In a precedential decision authored by Judge Reyna, the U.S. Court of Appeals for the Federal Circuit (CAFC) on Wednesday upheld a Delaware district court’s ruling that Belcher Pharmaceuticals Inc.’s Chief Science Officer engaged in inequitable conduct, making its U.S. Patent No. 9,283,197 unenforceable. Belcher brought the suit against Hospira, Inc. for infringement of the ‘197 patent under the Hatch-Waxman Act, but the district court found that the Belcher Chief Science Officer withheld material information from the U.S. Patent and Trademark Office (USPTO) during patent prosecution, and the CAFC affirmed.
The ‘197 patent is titled “More Potent and Less Toxic Formulations of Epinephrine and Methods of Medical Use.” The patent relates to an epinephrine product that did not include “preservatives and sulfites,” which cause side effects. The new drug application (NDA) to the U.S. Food and Drug Administration (FDA) was submitted in 2012 and approved in 2015, and the ‘197 patent issued in 2016. Hospira thereafter submitted an NDA to the FDA seeking approval of an epinephrine formulation. As part of that application, it certified that “the ’197 patent’s claims are invalid, unenforceable, and/or not infringed by Hospira’s NDA product.” Belcher sued for infringement under the doctrine of equivalents and Hospira’s affirmative defenses and counterclaims of non-infringement, invalidity and unenforceability.
During the trial, Belcher’s Chief Science Officer, Darren Rubin, testified that he oversaw the patent prosecution process and also helped to draft the application and respond to the examiner’s office action initially rejecting the application based on Canadian Patent Application No. 2002643 A (“Helenek”). Rubin also was integral to the FDA approval process. Rubin testified that he knew of three facts pertinent to the case before and during the patent’s prosecution: 1) Swiss company Sintetica SA’s “original formulation” of 1 mg/mL injectable l-epinephrine, which Sintetica developed in the 1930s and registered in Switzerland in 1947; 2) a company named JHP’s epinephrine product, which had a pH within the range of 2.8 to 3.3 at 15 months (the same pH range as Belcher’s formulation); and 3) a reference called Stepensky relating to the “racemization” process for epinephrine. Hospira’s expert witness testified that each of these three pieces of information were “but-for material to patentability” because they disclosed the pH range and the impurity levels of the asserted claims, and the district court agreed. The court also found that clear and convincing evidence showed that Rubin acted with intent to deceive the USPTO.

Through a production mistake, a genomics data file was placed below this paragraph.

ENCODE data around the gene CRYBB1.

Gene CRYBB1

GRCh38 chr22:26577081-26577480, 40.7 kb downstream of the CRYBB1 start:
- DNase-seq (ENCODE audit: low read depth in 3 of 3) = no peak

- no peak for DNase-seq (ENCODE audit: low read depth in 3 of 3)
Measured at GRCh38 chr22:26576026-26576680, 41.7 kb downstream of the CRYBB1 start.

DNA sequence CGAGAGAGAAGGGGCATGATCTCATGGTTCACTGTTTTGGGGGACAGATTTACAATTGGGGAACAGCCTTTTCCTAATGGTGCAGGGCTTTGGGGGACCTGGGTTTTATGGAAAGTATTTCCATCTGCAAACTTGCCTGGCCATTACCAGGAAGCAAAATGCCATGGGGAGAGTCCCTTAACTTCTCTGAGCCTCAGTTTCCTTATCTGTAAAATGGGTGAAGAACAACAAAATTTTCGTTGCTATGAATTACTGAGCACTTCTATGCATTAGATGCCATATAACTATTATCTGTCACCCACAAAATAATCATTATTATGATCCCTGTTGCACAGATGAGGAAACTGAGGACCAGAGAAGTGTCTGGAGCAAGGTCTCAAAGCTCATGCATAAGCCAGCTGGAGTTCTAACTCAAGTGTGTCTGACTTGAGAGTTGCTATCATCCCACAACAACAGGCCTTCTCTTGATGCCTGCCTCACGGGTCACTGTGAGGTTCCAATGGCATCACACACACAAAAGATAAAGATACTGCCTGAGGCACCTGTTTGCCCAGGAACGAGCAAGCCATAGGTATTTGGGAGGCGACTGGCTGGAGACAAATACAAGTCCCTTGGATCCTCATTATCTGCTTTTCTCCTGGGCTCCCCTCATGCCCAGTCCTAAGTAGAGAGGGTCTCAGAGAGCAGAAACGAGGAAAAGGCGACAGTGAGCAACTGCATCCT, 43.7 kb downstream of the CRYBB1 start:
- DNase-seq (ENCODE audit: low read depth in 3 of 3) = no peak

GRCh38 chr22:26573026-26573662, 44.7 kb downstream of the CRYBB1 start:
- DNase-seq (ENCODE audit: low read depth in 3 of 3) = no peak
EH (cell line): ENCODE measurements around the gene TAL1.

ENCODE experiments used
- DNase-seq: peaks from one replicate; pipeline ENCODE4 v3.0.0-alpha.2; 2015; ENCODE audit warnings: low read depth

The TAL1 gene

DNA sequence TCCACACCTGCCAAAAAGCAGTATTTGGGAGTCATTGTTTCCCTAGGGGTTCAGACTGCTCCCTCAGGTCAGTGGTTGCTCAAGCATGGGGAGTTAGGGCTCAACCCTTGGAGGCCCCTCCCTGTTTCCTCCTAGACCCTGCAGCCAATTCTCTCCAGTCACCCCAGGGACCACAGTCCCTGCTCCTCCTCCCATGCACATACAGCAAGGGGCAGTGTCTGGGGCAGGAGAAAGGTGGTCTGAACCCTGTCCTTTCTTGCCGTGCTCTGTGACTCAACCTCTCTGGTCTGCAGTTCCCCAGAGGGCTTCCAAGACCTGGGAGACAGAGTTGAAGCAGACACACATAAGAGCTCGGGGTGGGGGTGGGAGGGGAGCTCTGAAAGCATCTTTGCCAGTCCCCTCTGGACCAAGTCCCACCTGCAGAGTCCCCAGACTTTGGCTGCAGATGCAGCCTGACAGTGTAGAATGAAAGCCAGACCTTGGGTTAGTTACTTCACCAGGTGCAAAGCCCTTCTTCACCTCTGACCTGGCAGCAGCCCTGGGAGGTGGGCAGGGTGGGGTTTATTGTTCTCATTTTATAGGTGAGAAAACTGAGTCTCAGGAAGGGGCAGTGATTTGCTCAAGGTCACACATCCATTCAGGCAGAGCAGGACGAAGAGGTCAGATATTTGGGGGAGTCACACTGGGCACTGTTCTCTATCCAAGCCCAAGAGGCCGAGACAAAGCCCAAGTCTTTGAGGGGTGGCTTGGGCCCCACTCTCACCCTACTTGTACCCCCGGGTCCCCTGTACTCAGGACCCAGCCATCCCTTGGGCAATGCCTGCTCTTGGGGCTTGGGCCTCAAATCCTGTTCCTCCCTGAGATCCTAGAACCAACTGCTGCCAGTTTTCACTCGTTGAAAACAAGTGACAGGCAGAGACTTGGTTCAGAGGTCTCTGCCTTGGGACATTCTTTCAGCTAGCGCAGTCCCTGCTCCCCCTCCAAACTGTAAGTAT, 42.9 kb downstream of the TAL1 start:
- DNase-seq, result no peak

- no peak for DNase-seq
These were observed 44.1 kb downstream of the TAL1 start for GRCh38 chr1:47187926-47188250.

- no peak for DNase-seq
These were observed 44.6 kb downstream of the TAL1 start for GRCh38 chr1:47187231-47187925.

The Federal Circuit reviewed the district court’s decision on materiality and intent for clear error and on inequitable conduct abuse of discretion. Belcher did not challenge the district court’s decision that the relevant claims of the ‘197 patent were obvious based on JHP’s product, which makes the JHP product “necessarily material to patentability,” said the CAFC. Belcher argued that the JHP product and other withheld references were immaterial because they were “cumulative” of the Canadian patent, Helenek, which disclosed “epinephrine formulations with pH between 2.2 and 5.0, including epinephrine solutions with a pH range of 3.0 to 4.0,” but the Federal Circuit said that argument was “directly at odds with” Belcher’s argument during prosecution that its claimed pH range of 2.8 to 3.3 was “critical”. The examiner only allowed the claims after Belcher made this criticality argument.
As to intent, while the district court said there was no direct evidence of deceptive intent “the evidence of record persuaded it ‘clearly and convincingly that this is the only reasonable inference that can be drawn.’” Rubin was involved in the FDA approval process and knew that Belcher had reverted from its original pH range of 2.4 to 2.6 to the 2.8 to 3.3 range “because the latter range corresponded to the reference product made by Sintetica, and therefore using that range would expedite FDA approval.” Later, during prosecution, “Rubin performed an about-face and emphatically and repeatedly advanced the position that the 2.8 to 3.3 pH range was a ‘critical’ innovation contrary to the knowledge of a person of ordinary skill in the art that yielded “unexpected results,” namely reducing racemization of l-epinephrine.”
On appeal, Belcher argued that Rubin believed these references to be irrelevant “given their high overages.” Belcher conceded that Rubin was acting in a “self-serving” manner to preserve a patent, but that his behavior did not rise to the level of deceptive intent. Relying on its reasoning in Aventis Pharma S.A. v. Hospira, Inc., 675 F.3d 1324, 1334 (Fed. Cir. 2012), the Federal Circuit rejected that argument, concluding that there was no clear error in the district court’s finding of intent because it “viewed [Rubin’s] testimony in light of the other evidence to reach its intent conclusion.”